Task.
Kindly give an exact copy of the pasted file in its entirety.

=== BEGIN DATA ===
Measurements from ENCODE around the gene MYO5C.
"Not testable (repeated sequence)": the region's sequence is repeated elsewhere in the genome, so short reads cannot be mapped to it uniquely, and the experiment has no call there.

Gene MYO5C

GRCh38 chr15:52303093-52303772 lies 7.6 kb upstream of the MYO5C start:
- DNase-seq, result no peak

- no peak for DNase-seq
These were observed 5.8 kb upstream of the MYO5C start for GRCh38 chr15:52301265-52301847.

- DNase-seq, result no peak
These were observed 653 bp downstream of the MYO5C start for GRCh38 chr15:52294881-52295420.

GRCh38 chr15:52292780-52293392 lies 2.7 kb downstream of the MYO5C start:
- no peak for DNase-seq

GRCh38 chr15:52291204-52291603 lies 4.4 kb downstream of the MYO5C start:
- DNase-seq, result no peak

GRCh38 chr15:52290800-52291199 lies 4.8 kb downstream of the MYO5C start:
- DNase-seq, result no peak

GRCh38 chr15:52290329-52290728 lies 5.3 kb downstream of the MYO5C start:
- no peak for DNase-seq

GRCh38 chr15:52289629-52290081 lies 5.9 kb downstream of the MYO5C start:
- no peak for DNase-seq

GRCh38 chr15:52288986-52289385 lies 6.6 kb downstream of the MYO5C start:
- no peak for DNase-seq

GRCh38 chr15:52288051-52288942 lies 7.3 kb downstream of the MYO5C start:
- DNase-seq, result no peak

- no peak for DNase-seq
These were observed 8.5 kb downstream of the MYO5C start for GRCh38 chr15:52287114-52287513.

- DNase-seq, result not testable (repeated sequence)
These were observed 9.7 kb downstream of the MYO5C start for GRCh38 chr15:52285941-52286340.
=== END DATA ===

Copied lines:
Measurements from ENCODE around the gene MYO5C.
"Not testable (repeated sequence)": the region's sequence is repeated elsewhere in the genome, so short reads cannot be mapped to it uniquely, and the experiment has no call there.

Gene MYO5C

GRCh38 chr15:52303093-52303772 lies 7.6 kb upstream of the MYO5C start:
- DNase-seq, result no peak

- no peak for DNase-seq
These were observed 5.8 kb upstream of the MYO5C start for GRCh38 chr15:52301265-52301847.

- DNase-seq, result no peak
These were observed 653 bp downstream of the MYO5C start for GRCh38 chr15:52294881-52295420.

GRCh38 chr15:52292780-52293392 lies 2.7 kb downstream of the MYO5C start:
- no peak for DNase-seq

GRCh38 chr15:52291204-52291603 lies 4.4 kb downstream of the MYO5C start:
- DNase-seq, result no peak

GRCh38 chr15:52290800-52291199 lies 4.8 kb downstream of the MYO5C start:
- DNase-seq, result no peak

GRCh38 chr15:52290329-52290728 lies 5.3 kb downstream of the MYO5C start:
- no peak for DNase-seq

GRCh38 chr15:52289629-52290081 lies 5.9 kb downstream of the MYO5C start:
- no peak for DNase-seq

GRCh38 chr15:52288986-52289385 lies 6.6 kb downstream of the MYO5C start:
- no peak for DNase-seq

GRCh38 chr15:52288051-52288942 lies 7.3 kb downstream of the MYO5C start:
- DNase-seq, result no peak

- no peak for DNase-seq
These were observed 8.5 kb downstream of the MYO5C start for GRCh38 chr15:52287114-52287513.

- DNase-seq, result not testable (repeated sequence)
These were observed 9.7 kb downstream of the MYO5C start for GRCh38 chr15:52285941-52286340.